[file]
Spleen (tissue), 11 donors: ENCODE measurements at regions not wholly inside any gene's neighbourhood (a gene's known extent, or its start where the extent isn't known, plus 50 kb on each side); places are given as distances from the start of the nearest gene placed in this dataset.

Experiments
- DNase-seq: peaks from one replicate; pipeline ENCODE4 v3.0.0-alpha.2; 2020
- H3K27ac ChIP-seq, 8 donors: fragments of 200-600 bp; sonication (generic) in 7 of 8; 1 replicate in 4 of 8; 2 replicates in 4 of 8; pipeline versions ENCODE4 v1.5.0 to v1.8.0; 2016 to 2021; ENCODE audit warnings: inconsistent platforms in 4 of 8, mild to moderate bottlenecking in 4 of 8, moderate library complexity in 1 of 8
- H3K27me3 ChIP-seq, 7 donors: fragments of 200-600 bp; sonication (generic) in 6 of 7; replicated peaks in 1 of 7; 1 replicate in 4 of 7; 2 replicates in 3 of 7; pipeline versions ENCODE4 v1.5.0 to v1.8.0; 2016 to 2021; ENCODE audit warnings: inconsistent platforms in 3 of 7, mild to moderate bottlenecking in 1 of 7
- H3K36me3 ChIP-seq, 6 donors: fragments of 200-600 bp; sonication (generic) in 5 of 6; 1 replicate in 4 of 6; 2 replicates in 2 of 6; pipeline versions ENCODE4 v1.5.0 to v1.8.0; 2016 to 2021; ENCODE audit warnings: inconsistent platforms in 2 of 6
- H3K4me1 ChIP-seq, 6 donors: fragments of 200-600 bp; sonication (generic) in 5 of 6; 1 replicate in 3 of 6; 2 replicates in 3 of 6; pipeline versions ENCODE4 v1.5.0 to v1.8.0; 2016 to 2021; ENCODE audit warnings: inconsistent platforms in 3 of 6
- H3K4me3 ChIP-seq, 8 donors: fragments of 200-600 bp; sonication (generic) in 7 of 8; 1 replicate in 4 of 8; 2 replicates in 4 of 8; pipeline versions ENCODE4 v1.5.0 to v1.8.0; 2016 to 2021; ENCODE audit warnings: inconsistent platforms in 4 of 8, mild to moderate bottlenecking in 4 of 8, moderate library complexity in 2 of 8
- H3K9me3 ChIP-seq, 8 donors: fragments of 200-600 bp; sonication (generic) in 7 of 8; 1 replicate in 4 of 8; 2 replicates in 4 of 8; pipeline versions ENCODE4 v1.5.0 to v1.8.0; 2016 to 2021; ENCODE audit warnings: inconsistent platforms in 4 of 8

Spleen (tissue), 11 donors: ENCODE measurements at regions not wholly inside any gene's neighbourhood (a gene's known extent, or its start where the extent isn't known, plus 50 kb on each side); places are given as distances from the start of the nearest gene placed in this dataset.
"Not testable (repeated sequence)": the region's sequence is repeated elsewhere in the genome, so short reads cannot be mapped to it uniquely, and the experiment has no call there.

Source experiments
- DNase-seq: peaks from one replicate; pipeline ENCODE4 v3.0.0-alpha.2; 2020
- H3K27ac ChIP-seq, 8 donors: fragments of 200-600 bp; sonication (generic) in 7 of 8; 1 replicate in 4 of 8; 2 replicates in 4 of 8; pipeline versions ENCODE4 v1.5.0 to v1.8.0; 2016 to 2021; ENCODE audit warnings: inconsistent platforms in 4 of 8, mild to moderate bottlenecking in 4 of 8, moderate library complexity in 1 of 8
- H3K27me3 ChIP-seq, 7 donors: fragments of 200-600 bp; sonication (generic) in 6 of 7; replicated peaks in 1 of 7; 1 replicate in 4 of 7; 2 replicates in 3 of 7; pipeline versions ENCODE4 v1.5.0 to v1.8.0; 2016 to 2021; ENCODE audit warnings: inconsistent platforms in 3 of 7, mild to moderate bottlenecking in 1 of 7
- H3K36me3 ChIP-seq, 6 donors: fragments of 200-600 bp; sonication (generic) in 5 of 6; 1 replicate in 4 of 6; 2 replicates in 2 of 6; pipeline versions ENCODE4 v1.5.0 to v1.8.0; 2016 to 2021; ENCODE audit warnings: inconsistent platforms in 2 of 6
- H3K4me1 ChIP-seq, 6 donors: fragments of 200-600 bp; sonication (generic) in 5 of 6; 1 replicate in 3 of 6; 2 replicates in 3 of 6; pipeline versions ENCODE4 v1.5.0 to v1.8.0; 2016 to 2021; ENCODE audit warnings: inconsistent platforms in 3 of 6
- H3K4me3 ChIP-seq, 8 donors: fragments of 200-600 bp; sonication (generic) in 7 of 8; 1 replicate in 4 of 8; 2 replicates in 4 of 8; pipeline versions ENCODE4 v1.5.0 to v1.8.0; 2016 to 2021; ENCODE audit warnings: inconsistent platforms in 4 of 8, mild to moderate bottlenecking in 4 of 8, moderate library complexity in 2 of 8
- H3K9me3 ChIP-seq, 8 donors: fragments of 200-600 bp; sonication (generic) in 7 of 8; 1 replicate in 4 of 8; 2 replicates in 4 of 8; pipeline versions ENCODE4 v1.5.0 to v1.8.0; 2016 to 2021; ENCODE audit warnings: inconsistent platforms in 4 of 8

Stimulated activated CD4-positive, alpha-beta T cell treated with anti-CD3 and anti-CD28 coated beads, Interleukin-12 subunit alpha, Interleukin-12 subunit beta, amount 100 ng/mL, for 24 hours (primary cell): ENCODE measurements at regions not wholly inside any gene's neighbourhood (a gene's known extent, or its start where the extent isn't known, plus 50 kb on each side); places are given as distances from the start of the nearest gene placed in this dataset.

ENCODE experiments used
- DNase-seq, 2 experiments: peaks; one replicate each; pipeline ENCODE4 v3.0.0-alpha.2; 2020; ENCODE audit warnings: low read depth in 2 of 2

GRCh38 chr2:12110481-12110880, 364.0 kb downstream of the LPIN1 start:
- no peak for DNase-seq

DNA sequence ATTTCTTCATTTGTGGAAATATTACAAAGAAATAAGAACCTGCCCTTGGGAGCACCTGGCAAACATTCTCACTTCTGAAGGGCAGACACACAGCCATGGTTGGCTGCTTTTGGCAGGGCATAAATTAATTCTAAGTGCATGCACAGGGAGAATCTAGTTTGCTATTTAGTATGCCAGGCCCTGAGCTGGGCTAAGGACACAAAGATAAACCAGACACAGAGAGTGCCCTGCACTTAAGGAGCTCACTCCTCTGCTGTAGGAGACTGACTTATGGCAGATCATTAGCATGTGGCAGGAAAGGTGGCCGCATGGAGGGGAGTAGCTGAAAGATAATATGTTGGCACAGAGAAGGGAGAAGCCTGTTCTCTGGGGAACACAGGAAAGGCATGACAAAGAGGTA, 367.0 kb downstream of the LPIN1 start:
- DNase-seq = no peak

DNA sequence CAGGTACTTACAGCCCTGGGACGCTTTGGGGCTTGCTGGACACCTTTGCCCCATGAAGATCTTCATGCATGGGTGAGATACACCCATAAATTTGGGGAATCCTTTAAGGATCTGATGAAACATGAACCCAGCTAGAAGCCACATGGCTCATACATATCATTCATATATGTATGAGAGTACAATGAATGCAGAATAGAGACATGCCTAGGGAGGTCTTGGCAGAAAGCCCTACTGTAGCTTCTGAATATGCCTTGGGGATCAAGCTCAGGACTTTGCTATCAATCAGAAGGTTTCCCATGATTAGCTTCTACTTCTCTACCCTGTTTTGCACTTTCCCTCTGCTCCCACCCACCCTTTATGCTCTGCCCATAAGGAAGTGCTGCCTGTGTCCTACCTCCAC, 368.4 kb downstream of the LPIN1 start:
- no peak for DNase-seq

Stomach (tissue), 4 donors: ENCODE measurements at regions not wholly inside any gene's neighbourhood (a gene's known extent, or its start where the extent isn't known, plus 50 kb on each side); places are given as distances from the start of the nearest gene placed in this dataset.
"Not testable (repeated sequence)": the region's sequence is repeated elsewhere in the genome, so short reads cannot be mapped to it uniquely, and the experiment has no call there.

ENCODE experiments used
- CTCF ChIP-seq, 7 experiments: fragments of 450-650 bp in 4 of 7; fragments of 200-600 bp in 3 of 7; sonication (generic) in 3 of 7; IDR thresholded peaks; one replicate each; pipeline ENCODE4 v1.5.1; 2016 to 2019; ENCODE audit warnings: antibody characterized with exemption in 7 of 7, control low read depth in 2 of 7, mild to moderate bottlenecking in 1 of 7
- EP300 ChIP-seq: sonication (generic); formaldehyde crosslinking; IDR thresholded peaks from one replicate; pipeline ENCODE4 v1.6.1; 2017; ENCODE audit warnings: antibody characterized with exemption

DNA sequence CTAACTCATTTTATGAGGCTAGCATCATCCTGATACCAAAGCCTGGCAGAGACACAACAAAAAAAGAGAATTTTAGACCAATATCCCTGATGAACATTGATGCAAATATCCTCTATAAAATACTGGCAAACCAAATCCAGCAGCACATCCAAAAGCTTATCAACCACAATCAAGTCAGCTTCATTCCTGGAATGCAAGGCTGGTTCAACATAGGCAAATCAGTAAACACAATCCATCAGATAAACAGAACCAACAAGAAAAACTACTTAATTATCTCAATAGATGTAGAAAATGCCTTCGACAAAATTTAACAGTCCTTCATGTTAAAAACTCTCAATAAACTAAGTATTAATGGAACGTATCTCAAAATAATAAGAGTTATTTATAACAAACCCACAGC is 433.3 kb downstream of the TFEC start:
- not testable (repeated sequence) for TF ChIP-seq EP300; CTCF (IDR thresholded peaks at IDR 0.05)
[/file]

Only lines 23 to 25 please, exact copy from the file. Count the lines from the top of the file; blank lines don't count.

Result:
GRCh38 chr2:12110481-12110880, 364.0 kb downstream of the LPIN1 start:
- no peak for DNase-seq

DNA sequence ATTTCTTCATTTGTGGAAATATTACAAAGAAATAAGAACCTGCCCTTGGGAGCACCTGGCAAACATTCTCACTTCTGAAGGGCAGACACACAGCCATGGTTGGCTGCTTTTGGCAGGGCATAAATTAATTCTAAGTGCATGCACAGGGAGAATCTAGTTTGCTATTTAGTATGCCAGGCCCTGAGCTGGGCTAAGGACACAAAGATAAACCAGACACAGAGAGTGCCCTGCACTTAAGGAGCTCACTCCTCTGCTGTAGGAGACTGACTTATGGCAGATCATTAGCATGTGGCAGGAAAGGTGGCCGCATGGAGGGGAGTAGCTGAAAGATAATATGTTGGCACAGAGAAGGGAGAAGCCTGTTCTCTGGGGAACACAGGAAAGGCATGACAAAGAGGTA, 367.0 kb downstream of the LPIN1 start: